Respondent registered the disputed domain name in April 2004. The disputed domain name currently resolves to a pay-per-click website that contains hyperlinks to, among others, both “Raytheon contractors” and “Raytheon jobs “. Under a “related searches“ section of the website at the disputed domain name are hyperlinks that, if followed, will take an Internet user to sites operated by several of Complainant’s competitors. No information on earlier use of the disputed domain name is available from the Complaint or from the Internet archive.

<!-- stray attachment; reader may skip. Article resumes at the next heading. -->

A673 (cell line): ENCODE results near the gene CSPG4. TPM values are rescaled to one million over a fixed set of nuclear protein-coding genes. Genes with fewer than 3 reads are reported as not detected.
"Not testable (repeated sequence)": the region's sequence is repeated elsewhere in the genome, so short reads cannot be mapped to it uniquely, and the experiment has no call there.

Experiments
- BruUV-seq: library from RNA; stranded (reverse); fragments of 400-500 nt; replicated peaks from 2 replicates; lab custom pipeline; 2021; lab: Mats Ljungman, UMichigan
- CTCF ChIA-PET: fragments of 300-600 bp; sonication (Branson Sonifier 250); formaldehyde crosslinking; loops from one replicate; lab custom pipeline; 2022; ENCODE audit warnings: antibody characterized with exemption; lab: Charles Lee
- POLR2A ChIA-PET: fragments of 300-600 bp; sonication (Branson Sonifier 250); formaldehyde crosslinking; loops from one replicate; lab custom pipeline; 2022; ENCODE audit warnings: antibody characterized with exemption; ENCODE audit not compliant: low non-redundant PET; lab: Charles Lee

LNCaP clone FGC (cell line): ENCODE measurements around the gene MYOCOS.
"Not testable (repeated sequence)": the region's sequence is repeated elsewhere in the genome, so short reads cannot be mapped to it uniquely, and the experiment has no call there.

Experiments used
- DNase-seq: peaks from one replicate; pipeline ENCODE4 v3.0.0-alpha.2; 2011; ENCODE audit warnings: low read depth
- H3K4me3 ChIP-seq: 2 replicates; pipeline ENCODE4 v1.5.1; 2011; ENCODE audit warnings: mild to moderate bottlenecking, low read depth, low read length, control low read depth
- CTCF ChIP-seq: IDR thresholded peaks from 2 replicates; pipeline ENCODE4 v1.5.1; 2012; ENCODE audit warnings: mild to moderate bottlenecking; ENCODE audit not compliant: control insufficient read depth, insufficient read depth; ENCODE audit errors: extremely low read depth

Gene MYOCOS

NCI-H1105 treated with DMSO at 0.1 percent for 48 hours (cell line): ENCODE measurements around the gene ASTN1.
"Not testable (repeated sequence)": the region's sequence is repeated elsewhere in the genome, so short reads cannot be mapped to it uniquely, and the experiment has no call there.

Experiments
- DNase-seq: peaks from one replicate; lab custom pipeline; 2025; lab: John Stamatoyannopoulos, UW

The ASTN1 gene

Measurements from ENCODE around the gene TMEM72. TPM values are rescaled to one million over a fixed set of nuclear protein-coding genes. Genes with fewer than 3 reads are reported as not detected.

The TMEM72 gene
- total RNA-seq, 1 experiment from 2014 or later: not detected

Complainant sent Respondent a cease-and-desist letter in September 2009 but received no reply.
5. Parties’ Contentions
Complainant contends that the disputed domain name is identical to its company name, in which it has common law trade law mark rights, and confusingly similar to its many RAYTHEON trademarks; that Respondent lacks rights or any legitimate interests in the disputed domain name; and that Respondent registered and has used the disputed domain name in bad faith. Addressing the six-year passage of time between registration of the disputed domain name and commencement of this proceeding, Complainant argues that “laches does not properly apply in proceedings under the Policy.”
Respondent did not reply to Complainant’s contentions.
6. Discussion and Findings